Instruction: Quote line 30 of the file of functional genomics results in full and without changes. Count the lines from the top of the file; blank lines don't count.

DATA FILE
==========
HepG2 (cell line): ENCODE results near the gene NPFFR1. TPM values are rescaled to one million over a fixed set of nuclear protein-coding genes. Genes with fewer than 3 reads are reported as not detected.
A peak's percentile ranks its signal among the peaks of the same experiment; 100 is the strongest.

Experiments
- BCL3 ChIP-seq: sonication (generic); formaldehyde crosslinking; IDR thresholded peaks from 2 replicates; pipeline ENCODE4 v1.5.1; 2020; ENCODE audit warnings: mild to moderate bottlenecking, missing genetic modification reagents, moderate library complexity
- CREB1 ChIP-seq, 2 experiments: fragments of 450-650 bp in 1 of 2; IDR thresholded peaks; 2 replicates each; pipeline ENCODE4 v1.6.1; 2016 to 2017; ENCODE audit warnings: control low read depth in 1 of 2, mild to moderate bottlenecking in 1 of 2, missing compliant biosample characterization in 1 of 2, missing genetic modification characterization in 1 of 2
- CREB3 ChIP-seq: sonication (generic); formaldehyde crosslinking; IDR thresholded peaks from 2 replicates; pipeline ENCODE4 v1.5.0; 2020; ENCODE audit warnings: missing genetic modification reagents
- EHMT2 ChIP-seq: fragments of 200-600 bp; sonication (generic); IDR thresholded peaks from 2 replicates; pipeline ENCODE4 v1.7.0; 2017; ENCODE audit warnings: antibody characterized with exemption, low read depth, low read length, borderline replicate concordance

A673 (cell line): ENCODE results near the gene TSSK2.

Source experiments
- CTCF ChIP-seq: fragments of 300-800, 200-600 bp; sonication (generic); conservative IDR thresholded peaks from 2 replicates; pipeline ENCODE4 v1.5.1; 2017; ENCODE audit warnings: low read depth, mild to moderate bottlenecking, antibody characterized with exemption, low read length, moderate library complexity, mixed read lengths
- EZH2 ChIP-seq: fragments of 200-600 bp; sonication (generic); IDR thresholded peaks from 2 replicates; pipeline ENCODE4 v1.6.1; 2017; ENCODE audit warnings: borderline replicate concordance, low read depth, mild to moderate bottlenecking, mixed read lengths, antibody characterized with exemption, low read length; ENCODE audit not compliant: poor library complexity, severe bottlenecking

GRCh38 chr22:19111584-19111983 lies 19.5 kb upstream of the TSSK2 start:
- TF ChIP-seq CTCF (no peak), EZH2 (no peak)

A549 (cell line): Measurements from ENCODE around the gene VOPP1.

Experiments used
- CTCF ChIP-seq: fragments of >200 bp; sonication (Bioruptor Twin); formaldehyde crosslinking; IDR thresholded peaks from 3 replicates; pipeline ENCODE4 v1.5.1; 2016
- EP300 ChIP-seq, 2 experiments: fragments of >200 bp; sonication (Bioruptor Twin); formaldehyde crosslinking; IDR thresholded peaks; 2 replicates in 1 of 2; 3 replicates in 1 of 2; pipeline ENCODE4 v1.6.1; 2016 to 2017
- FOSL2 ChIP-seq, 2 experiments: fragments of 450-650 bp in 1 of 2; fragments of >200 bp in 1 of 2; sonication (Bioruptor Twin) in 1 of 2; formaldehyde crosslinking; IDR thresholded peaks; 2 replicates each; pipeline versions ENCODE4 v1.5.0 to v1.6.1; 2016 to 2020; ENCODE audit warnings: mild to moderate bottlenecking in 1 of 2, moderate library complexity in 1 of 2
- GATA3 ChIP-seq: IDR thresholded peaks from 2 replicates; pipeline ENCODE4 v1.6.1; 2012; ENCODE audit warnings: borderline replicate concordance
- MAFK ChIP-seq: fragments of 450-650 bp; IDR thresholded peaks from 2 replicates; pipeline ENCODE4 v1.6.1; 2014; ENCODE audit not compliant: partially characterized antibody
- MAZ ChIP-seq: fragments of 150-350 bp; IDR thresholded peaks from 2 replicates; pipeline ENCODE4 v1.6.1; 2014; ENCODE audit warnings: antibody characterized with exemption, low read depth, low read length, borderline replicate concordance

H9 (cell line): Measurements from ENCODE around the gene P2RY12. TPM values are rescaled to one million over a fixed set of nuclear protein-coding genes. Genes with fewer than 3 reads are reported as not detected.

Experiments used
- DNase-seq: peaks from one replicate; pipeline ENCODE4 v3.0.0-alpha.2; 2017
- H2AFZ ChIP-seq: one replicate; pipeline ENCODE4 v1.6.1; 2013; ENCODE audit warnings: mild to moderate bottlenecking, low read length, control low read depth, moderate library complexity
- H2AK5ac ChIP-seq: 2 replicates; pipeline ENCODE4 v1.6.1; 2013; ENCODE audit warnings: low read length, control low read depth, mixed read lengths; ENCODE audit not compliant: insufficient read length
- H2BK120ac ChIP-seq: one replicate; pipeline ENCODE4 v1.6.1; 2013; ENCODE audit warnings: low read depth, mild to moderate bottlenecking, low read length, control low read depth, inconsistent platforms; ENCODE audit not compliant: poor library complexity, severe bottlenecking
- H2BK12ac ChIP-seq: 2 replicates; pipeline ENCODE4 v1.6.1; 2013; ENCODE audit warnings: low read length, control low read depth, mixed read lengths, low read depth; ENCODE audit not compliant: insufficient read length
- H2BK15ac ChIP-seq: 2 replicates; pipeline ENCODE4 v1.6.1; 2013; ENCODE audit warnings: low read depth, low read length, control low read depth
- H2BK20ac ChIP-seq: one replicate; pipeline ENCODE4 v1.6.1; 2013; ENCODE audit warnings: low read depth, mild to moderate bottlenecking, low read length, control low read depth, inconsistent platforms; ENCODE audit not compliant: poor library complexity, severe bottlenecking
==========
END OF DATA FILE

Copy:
- H2BK20ac ChIP-seq: one replicate; pipeline ENCODE4 v1.6.1; 2013; ENCODE audit warnings: low read depth, mild to moderate bottlenecking, low read length, control low read depth, inconsistent platforms; ENCODE audit not compliant: poor library complexity, severe bottlenecking